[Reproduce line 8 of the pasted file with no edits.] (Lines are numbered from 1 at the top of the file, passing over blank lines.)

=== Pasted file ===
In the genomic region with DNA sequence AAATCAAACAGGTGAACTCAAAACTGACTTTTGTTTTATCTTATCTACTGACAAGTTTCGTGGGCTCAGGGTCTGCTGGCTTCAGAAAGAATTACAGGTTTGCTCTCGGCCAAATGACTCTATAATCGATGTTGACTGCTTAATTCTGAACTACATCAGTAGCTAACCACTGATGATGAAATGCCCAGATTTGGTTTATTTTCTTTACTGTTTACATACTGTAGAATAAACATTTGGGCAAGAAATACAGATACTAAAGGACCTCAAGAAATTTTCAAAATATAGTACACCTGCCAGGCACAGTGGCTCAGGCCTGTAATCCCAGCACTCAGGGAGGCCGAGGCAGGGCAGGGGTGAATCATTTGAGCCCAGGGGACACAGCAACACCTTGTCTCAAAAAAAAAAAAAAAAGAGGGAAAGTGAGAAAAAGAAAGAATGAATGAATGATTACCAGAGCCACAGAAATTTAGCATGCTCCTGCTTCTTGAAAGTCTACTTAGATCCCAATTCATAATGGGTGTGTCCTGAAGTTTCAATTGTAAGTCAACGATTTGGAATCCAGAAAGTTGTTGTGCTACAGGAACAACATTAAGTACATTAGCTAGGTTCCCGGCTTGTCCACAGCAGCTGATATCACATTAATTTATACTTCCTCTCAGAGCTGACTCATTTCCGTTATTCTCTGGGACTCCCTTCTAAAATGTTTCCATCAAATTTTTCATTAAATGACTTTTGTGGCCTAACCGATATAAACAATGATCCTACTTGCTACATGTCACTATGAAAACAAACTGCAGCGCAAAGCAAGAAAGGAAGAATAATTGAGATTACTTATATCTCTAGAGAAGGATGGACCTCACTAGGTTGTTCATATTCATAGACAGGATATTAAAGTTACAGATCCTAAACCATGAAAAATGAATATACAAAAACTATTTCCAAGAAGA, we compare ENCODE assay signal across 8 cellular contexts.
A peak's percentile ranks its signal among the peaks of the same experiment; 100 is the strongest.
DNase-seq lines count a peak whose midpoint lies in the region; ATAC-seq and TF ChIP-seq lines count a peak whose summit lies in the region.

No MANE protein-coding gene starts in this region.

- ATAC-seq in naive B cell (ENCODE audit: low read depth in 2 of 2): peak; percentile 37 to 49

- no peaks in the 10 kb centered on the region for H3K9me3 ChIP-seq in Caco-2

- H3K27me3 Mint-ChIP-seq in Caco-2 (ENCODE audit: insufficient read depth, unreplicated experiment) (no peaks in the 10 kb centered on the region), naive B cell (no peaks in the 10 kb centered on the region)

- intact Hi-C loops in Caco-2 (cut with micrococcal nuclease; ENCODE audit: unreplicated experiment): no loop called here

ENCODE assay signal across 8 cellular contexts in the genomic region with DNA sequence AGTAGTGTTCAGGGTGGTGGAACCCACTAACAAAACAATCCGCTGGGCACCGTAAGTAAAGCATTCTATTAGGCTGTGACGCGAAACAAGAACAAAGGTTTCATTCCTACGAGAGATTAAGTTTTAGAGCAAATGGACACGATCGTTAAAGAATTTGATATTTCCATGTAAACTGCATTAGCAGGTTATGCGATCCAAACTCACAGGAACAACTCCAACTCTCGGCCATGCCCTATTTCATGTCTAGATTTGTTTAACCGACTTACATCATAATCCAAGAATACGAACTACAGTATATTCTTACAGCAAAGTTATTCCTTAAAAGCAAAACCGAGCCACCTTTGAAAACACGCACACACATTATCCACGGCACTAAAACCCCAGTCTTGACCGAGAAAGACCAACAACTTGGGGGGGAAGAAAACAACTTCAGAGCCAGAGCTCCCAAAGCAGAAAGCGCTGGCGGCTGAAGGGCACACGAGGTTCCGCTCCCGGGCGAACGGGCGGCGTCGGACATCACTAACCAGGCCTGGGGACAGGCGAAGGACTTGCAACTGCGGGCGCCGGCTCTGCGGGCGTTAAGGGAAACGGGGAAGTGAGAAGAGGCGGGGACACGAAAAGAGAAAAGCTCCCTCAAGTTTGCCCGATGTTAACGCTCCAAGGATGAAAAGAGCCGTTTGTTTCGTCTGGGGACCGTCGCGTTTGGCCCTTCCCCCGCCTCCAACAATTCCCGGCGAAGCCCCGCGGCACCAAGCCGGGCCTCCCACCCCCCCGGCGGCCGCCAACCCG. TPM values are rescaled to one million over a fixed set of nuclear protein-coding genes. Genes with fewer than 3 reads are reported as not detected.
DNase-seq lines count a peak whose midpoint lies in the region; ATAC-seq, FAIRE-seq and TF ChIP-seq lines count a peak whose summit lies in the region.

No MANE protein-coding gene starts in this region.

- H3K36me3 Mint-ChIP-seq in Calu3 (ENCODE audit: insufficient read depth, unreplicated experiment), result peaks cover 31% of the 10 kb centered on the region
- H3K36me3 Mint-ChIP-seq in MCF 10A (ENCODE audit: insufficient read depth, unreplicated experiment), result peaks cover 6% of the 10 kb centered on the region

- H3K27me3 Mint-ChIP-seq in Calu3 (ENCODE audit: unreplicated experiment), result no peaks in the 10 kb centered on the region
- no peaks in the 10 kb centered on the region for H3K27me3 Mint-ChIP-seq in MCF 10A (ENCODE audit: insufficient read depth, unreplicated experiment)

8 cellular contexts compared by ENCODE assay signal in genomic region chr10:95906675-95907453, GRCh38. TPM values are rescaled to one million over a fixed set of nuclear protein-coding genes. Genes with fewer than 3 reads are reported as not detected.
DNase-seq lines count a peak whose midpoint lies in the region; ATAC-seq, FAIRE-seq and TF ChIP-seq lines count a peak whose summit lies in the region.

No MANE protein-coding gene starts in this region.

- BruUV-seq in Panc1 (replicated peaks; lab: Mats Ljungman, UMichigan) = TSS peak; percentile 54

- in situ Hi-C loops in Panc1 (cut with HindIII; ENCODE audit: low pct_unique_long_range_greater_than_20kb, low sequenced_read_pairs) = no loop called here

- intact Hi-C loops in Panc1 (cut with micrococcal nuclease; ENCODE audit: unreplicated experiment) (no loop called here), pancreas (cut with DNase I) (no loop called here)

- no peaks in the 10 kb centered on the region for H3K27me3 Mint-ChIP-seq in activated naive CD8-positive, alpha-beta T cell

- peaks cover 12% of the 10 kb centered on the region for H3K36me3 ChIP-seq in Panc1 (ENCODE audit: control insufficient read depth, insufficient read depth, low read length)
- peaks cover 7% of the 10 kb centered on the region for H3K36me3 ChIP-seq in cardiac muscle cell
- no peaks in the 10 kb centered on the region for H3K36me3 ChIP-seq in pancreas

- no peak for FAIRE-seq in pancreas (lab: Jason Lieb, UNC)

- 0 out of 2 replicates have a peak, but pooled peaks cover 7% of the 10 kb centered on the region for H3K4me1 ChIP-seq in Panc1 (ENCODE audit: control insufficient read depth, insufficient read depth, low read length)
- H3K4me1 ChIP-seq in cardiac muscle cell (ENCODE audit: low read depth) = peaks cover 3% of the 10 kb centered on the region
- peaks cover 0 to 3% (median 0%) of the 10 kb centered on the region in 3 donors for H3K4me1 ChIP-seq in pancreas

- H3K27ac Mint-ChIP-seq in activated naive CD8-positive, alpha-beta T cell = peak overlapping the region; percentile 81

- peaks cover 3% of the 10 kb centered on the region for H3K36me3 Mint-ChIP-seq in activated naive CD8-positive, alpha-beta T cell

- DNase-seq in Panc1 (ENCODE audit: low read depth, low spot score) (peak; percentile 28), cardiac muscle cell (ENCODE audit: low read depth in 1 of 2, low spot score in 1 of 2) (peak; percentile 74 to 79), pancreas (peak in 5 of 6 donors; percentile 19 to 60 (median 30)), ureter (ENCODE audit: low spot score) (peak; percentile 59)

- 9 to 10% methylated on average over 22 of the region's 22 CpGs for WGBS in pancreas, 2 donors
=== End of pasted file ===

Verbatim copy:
- intact Hi-C loops in Caco-2 (cut with micrococcal nuclease; ENCODE audit: unreplicated experiment): no loop called here